Religion, Reunion, and Christian Adoption
Although Paton did not subscribe to the New York Times, she kept up with its contents from correspondents, who frequently forwarded her pertinent stories concerning adoption and unmarried mothers. One clipping that was sent to her in October 1959 discussed the New York State adoption law, which required that a prospective adoptive couple profess a religion in order to adopt a child. Otherwise they, along with atheists and agnostics, would be turned down. The unintended consequence of the law, which was leading to conflict between the Roman Catholic hierarchy on the one hand and Jewish adoptive parent groups on the other, was that, when practical, a child would be placed only with persons of the same religion as the birth parents. The strict observance by Catholic welfare leaders of preserving the status quo resulted in childless Jewish parents being deprived of a chance to adopt a child because few Jewish women gave birth to children out of wedlock, and no agency would place a baby in a home of another religion.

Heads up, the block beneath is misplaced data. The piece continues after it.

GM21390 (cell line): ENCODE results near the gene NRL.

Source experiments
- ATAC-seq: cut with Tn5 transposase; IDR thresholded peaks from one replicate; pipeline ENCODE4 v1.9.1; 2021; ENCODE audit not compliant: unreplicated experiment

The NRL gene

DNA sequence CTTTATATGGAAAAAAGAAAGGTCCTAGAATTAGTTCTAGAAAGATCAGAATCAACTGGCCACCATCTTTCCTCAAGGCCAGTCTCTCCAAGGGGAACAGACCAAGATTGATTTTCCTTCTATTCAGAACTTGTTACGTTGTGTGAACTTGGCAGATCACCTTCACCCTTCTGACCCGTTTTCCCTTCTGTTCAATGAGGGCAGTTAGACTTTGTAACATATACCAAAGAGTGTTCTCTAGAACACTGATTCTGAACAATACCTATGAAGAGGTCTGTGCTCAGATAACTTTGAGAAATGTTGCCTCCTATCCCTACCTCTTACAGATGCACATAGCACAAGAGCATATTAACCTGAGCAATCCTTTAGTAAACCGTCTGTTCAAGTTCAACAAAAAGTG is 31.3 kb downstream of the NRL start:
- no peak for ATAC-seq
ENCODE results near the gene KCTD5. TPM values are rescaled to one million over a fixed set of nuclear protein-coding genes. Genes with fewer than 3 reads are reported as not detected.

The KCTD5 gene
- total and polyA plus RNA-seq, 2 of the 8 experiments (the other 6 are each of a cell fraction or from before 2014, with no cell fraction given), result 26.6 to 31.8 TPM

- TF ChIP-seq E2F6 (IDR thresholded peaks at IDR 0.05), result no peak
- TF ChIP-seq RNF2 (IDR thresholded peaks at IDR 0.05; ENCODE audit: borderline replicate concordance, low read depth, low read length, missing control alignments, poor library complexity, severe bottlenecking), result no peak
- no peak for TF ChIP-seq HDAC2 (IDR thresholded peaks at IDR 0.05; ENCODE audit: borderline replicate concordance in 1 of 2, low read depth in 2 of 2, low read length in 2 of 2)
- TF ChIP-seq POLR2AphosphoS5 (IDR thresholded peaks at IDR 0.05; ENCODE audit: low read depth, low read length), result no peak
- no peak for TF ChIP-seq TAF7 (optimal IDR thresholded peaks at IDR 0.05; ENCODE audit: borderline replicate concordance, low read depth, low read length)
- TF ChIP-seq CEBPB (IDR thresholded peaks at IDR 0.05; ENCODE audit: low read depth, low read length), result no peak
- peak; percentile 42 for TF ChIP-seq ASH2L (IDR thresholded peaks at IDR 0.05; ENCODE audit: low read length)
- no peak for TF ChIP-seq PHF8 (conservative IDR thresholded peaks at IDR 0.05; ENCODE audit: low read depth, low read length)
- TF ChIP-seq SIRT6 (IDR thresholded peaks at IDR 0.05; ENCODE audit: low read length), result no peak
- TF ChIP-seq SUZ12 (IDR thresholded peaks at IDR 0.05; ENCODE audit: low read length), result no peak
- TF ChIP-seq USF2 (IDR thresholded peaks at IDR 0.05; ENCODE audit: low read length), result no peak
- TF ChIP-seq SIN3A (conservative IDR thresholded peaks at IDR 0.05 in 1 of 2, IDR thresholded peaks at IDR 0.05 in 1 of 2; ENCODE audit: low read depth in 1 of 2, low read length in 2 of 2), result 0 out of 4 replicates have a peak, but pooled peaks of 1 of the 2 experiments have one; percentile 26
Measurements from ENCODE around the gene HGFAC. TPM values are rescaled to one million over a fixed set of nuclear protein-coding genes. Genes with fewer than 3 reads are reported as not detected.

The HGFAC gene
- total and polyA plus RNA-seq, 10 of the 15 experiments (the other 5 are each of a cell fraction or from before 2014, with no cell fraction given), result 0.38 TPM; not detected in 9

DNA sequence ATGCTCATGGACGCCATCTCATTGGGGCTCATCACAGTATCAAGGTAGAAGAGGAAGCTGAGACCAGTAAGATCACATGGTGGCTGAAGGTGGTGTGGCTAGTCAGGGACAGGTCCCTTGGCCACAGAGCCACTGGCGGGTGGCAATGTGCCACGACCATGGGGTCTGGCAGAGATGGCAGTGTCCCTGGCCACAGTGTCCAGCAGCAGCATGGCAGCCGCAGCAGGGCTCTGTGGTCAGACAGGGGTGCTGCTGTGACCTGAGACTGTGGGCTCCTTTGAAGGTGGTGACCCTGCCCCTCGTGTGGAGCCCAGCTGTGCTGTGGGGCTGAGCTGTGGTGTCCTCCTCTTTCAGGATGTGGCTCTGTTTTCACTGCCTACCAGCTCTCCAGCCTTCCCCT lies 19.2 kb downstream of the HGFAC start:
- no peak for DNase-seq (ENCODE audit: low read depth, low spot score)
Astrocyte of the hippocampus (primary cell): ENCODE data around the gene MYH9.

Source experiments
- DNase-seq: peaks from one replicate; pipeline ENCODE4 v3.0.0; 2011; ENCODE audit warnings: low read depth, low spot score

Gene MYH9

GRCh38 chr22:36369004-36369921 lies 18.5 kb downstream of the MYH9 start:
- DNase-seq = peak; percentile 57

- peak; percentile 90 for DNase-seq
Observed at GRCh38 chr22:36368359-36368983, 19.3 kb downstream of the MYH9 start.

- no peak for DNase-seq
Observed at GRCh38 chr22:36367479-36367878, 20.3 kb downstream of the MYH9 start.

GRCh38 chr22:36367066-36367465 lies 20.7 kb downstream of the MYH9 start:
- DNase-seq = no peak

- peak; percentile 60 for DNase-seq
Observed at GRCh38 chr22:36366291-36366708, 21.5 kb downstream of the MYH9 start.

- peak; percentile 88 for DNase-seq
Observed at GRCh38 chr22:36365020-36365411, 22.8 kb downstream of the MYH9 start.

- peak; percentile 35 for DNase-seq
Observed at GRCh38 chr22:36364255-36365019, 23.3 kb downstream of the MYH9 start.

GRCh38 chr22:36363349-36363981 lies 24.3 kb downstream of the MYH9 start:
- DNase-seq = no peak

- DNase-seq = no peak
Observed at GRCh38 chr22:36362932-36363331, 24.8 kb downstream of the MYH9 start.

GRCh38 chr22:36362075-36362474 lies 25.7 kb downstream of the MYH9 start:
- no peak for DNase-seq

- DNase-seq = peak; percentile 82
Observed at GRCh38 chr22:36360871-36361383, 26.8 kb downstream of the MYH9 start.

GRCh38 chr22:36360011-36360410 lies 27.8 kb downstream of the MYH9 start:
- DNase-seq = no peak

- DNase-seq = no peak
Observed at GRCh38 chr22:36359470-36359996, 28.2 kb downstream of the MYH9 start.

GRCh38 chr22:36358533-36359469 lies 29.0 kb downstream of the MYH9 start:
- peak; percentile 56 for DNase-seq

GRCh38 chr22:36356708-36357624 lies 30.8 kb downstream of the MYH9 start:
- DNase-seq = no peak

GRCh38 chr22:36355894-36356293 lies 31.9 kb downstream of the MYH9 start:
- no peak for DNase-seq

Paton was moved to respond this story. She wrote to the editor of the New York Times, noting that in the course of her research with adult adoptees she had discovered that the religious issue was indeed present, but not in the manner in which Catholics and Jews were presently fighting over. She then succinctly expressed the concept of a Christian adoption and the problem it was designed to solve into a single sentence: “It has seemed to me that the religious aspect of adoption is in the fact of forgiveness and the grace of God, as these make possible relief from the otherwise impossible burdens of illegitimacy and prohibition of contact between natural parents and adopted children.” Recognizing the denseness of the sentence, Paton “translated” it into a suggestion, which she believed might alleviate the prospective destructive battle that was brewing. She suggested that if “the extreme barrier” between the birth parents and the child was withdrawn and if from the very beginning of the adoption, knowledge of the birth parents, including their religion, was shared with the child, the entire focus of the debate could shift. But as long as society allowed the eradication of the adopted child’s background information, Paton predicted, “we foment confusion and conflict on the religious issue.” Again, she felt a need to explain herself in order not to be misunderstood. Paton did not deny that there existed a conflict between the various faiths. But she wanted it understood that she believed that “Christianity is the only religion which gives heart and hope to the unwed mother. I think this is what makes Christian adoption more favorable than any other adoption.” Paton confessed ignorance when it came to deciding whether Catholicism or Protestantism was more Christian. She had talked to adult adoptees of both faiths and found that their problems did not differ. She closed the letter with what sounded very much like a homily: “let it be hoped that the opening of this horrid war of religion, over the little babies out of bastardy, can bring finally to fruit an attitude of forgiveness, can encourage us to let the grace of God take effect in this, as perhaps in other matters, too.”